One last thing to note: the stories are very funny. Much more so than his last work. But, unfortunately, I don't think that makes up for the lack of beauty and goodness.
on August 14, 2000
Saunders's newest collection of short stories is far better than any new fiction I've read recently, including Thom Jones's latest collection.
His stories are full of irony and wit, but unlike many of his contemporaries, Saunders does not constantly undercut himself or avoid sentiment. He might best be labeled a satirist (for lack of a better category)-- a sort of Mark Twain for the 21st century. He lampoons theme parks, corporate doublespeak, humiliating jobs, reality television, and functional illiteracy with striking precision, and does so in an original way.
His stories are deeply touching at the same time, often evoking the 'quiet desperation' of a character in Joyce's Dubliners.
So why not five stars? Somehow, there seem to be a few bugs in Saunders's voice-- ones I'm sure will be worked out within a book or two. He some times tries to hard to be 'new' or 'interesting' and interferes with the flow of his stories. For example, in The Barber's Unhappiness and in The Falls, he tends to take the free-association run-on sentence a little too far. This has been done before, and it isn't an effective device.
No big complaints though. The title story is especially wonderful. ( I also want to reccomend a story not in this collection called I Can Speak™, which I think was reprinted in his first collection).
on May 19, 2000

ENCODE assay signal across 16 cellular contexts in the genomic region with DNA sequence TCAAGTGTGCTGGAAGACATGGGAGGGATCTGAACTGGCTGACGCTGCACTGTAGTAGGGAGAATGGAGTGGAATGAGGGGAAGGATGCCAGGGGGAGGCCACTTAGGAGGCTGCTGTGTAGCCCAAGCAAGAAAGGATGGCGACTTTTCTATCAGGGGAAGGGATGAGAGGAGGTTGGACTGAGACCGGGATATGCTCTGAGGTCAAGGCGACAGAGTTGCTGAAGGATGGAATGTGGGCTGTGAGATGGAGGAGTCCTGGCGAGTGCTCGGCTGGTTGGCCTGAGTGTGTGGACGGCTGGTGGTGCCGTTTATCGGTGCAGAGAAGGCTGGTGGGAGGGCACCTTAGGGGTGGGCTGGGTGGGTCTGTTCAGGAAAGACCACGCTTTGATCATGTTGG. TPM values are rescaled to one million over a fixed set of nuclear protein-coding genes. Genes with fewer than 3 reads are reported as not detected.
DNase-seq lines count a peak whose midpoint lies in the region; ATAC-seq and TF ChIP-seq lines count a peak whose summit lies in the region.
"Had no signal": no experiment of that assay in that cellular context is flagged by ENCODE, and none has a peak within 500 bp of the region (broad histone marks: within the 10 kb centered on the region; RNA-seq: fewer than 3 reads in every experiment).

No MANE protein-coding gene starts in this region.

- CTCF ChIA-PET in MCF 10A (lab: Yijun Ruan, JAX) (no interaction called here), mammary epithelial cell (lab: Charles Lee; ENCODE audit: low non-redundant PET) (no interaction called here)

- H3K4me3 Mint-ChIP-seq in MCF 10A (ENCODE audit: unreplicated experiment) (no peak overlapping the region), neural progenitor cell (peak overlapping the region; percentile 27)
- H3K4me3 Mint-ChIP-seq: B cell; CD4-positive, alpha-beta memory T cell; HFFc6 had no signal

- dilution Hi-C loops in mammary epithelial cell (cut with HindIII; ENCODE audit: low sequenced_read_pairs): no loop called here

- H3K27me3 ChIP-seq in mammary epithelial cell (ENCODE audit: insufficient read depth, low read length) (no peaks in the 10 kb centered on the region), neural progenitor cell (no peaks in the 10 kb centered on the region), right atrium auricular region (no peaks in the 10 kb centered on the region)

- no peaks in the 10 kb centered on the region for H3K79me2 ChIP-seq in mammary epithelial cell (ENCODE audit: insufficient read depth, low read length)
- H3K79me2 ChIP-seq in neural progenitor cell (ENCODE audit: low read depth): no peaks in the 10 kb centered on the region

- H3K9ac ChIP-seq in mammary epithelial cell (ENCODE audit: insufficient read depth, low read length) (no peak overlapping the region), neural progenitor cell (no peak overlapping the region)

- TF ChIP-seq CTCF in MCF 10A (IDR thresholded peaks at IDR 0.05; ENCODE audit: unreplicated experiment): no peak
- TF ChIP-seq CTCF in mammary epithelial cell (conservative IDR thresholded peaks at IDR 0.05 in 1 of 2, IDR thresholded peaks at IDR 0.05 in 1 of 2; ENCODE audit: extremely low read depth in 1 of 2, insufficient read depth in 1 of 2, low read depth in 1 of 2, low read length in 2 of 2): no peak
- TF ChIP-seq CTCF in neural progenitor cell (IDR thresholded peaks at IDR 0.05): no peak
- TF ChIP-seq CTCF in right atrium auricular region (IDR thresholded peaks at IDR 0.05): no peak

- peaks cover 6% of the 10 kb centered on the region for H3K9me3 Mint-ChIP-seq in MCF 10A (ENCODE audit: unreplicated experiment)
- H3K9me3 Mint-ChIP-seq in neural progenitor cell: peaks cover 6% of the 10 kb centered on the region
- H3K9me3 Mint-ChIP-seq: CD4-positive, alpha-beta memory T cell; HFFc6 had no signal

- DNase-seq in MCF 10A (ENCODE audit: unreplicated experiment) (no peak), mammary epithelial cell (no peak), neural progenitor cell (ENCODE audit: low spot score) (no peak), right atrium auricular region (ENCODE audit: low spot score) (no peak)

George Saunders is weird and then some. The America in his short stories is light years away from the picture postcard vision of sun-drenched cornfields swaying in the wind.
In the short story that gives the book its title, Pastoralia is the sort of theme park that would give Disney executives a heart attack. Visitors see people as they lived in past epochs, such as the couple who play Neanderthal cave dwellers, daubing prehistoric paintings on walls, making unintelligible grunting noises and roasting goats. But, there are few visitors to the park and the "cavewoman" Janet is cracking up under the pressure of mounting debts and a drug-addicted son.
She downs a bottle of Jack Daniels bourbon and starts using the sort of expletives no Neanderthal man would know.
In the best and funniest story, Sea Oak, a down-at-heel, bickering family tries to make ends meet in a housing estate that gives new meaning to the term concrete jungle. They spend most of their time mindlessly watching television. The stations have run out of Worst Accidents or When Animals Attack videos and have to resort to The Worst That Could Happen, a half-hour of computer simulations of tragedies that have never happened but theoretically could. A child hit by a train is catapulted into a zoo, where he's eaten by wolves. A man cuts off his hand chopping wood and while staggering screaming for help is picked up by a tornado and dropped on a preschool during recess and lands on a pregnant teacher.
Sea Oak is a modern parable. The family's dead granny comes back from the grave to tell them to get their act together but, unlike the ghosts of Christmas past, present and future, she just won't go away, but sits putrefying in her favourite armchair.
"In the morning she's still there, shaking and swearing.
" 'Take the blanket off!' she screams. 'It's time to get this show on the road.'
"I take the blanket off. The smell is not good. One ear is now in her lap. She keeps absentmindedly sticking it back on her head."
Sea Oak is like one long-running sick joke, where you know you shouldn't laugh, but can't help yourself.
Saunders sees humour in misfortune, loneliness and deformity, but it is a cruel humour laced with compassion and that makes his stories not just palatable, but at times moving and wickedly funny.
The misfits he describes are not outcasts to him. The sky may be a different colour on their planet, but the space they inhabit is as real to them as the lives so-called normal people lead.
Not all the stories are consistently good. I read The End of FIRPO In The World three times and still haven't the faintest idea what it's about. But at his best, the arrows that he fires at the alienating culture of urban America hit their mark.